Missing from even this suggestion about “missing middle housing” is an acknowledgement of the necessity of housing for lower-class and poorer residents. True affordable housing needs to go beyond the middle-class and provide housing for those working in the retail and service industries. But, I don’t think most communities and America as a whole wants to talk about this kind of housing.

New Bel Air homes of over 17,500 square feet cannot be called McMansions

In recent years, a number of extra large houses have been constructed in Bel Air. But, these are not just regular McMansions:

Rosen rallied his neighbors in a mini-revolt against City Hall. The result was 2017’s Bel Air mansion ordinance, a more rigid version of the ordinance imposed on the rest of Los Angeles. While many of the hauling trucks are now gone, the wealthy enclave is still grappling with the legacy of its McMansion years. Between 2014 and early 2017, the city issued 28 permits for mansions in Bel Air of 17,500 square feet or larger, most of which are still under construction, according to an analysis by The Real Deal. The projects are exacerbating a spec-home building spree that rattled longtime Bel Air residents and is dramatically altering the landscape of the area, not to mention its real-estate market.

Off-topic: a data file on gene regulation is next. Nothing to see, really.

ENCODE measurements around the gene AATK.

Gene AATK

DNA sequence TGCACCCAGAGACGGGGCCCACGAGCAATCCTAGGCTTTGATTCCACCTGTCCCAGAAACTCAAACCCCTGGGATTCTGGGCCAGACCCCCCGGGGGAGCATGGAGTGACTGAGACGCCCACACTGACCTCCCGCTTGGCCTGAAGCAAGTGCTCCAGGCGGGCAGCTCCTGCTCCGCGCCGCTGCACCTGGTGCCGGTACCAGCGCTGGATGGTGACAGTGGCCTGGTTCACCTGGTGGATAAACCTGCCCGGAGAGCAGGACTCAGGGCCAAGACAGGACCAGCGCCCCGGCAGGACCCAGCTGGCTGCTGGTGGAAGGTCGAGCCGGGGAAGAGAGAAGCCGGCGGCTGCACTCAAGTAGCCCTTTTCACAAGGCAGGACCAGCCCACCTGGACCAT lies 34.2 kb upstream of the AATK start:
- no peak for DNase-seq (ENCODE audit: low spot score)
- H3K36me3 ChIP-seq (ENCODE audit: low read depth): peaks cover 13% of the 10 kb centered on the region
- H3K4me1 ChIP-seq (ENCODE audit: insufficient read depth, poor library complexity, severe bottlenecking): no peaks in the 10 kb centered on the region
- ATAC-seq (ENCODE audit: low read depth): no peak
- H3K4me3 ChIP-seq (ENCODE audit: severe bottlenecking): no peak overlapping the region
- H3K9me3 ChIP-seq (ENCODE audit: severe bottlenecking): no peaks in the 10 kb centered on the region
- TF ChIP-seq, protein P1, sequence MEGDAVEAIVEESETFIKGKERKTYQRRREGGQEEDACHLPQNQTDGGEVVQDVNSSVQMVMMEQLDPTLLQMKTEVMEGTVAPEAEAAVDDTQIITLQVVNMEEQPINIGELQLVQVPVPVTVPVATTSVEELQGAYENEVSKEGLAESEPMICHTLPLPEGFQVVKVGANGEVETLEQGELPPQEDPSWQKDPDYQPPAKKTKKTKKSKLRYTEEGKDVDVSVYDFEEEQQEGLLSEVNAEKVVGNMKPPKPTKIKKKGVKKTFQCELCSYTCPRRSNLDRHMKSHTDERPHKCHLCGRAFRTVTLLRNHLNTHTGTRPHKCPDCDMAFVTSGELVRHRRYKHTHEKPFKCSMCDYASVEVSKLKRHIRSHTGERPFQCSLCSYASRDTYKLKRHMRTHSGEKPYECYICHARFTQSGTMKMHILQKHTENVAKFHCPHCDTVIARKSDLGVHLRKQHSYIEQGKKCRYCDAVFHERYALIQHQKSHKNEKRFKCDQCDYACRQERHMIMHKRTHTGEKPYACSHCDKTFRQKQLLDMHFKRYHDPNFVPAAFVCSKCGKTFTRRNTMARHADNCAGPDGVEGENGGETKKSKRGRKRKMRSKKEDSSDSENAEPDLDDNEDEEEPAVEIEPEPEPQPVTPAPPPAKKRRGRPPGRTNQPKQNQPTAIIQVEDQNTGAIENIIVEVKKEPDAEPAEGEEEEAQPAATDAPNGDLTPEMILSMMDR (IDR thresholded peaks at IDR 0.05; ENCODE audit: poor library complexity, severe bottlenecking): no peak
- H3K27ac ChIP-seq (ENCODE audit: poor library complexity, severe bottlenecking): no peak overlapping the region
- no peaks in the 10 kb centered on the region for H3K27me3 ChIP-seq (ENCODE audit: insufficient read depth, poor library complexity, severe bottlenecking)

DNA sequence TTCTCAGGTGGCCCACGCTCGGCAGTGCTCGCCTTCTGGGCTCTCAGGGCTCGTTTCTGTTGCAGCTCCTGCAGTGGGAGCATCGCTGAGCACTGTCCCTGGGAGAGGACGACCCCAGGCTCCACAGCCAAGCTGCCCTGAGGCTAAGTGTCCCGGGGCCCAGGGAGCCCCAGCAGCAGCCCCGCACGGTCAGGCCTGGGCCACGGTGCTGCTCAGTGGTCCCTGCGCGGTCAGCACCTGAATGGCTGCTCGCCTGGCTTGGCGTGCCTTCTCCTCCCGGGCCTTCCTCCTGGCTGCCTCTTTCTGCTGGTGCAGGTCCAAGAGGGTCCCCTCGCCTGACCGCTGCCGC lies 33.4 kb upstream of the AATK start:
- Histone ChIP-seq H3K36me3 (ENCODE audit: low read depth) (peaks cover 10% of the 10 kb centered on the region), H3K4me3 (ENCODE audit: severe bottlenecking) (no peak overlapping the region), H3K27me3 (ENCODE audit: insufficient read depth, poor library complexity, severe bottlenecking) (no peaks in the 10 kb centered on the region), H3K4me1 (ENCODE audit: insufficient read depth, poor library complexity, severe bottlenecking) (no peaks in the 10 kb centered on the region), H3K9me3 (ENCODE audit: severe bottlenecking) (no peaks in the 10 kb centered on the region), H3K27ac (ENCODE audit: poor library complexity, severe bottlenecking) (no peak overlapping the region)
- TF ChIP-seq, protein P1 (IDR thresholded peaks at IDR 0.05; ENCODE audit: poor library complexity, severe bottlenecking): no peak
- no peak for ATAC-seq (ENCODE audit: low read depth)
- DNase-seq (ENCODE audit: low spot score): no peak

As of Wednesday there were 12 homes in Bel Air of 15,000 square feet or larger currently sitting empty and unsold in, according to MLS data cited by Steve Lewis, President of CORE Real Estate Group in Beverly Hills.

These are not regular McMansions in suburban neighborhoods: these are megahomes going for megaprices and constructed by and for the ultra-wealthy.